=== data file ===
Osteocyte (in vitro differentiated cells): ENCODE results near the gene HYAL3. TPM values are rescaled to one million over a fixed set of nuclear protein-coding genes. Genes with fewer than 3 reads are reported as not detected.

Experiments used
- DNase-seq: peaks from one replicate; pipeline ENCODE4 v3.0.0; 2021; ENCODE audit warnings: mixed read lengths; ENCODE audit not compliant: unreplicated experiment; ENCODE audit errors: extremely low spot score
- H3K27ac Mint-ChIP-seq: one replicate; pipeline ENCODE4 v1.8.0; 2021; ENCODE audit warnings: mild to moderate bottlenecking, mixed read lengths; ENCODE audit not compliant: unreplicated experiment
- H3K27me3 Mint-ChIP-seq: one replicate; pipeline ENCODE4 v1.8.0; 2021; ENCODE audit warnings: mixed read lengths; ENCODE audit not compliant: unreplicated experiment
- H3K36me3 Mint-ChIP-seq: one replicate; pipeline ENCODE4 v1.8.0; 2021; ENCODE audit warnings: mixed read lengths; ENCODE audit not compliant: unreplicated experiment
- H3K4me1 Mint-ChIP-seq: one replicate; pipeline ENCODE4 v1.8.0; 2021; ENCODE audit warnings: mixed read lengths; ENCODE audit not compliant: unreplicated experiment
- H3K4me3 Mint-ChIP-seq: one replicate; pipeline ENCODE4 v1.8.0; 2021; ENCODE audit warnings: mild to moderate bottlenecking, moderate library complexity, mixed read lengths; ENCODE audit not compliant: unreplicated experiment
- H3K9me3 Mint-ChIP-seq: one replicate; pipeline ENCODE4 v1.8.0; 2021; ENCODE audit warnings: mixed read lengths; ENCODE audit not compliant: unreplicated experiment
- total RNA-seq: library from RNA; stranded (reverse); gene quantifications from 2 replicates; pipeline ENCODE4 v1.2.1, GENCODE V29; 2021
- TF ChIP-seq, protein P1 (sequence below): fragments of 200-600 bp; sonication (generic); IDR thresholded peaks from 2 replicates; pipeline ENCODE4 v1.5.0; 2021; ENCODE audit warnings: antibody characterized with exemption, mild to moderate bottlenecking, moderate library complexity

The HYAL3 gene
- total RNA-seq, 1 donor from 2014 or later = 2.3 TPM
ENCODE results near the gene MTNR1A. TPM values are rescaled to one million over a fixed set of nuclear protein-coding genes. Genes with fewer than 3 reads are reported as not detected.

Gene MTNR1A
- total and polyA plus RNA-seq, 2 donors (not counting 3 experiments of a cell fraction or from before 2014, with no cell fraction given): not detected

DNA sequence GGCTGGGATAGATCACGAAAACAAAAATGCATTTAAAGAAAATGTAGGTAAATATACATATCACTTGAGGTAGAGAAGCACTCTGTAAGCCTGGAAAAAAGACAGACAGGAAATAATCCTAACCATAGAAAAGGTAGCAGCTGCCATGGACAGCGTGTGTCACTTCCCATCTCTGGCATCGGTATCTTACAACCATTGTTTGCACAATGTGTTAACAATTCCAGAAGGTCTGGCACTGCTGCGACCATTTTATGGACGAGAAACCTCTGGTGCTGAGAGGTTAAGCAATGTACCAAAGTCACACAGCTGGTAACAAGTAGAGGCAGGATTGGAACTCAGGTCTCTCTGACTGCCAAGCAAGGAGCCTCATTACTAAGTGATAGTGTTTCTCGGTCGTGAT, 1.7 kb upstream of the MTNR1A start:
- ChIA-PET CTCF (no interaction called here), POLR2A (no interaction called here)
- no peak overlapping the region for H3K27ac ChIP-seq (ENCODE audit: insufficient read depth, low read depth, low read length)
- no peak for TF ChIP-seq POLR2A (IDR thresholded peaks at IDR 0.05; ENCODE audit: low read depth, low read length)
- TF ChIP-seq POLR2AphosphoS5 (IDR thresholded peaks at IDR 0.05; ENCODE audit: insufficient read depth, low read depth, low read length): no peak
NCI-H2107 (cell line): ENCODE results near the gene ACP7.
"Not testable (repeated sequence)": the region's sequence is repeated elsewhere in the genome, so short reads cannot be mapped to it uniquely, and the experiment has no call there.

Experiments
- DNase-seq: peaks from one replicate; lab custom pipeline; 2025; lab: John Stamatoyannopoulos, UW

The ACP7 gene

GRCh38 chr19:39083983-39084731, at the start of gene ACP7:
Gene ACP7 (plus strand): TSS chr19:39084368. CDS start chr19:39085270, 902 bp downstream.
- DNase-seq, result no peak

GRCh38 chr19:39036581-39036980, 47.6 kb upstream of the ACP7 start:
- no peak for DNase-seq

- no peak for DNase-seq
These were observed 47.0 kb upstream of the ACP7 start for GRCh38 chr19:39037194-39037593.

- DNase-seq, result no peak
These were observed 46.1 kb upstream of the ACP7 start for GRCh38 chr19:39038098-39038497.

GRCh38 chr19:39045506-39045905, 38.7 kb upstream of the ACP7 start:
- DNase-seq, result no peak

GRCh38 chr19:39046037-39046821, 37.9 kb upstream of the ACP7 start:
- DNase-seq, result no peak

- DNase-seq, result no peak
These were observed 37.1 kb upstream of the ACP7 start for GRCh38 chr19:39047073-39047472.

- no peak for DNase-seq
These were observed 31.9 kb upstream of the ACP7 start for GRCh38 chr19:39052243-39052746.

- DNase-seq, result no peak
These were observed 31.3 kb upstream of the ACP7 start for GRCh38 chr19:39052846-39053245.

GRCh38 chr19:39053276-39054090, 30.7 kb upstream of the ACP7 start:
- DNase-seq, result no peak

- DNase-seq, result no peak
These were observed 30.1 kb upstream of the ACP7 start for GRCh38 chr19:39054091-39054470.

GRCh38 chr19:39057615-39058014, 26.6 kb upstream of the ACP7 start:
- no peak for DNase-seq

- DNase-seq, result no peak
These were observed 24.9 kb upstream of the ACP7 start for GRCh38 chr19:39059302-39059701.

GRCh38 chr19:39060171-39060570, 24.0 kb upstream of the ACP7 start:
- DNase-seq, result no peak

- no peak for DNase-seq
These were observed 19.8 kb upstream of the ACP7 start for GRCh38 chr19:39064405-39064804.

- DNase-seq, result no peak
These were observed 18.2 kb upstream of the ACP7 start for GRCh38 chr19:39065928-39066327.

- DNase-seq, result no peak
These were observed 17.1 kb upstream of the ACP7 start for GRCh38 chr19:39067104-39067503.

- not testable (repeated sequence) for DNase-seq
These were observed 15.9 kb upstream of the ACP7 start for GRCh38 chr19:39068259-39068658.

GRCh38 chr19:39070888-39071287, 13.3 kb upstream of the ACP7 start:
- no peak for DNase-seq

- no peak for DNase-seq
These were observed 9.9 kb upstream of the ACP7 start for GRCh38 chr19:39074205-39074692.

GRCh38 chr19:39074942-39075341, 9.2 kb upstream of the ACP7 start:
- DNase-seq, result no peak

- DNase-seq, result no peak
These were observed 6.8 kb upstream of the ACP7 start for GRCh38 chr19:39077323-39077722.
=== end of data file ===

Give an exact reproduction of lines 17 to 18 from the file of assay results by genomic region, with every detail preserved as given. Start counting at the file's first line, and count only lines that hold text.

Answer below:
DNA sequence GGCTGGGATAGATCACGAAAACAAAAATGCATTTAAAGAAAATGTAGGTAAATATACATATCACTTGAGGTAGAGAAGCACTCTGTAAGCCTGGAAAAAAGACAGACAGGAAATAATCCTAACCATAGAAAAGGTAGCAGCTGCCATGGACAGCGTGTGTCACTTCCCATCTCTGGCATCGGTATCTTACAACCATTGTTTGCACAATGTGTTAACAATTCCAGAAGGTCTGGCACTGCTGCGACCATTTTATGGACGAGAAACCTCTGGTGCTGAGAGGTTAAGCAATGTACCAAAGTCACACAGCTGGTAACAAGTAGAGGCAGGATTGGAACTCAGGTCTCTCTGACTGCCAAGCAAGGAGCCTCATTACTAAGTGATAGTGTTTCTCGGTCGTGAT, 1.7 kb upstream of the MTNR1A start:
- ChIA-PET CTCF (no interaction called here), POLR2A (no interaction called here)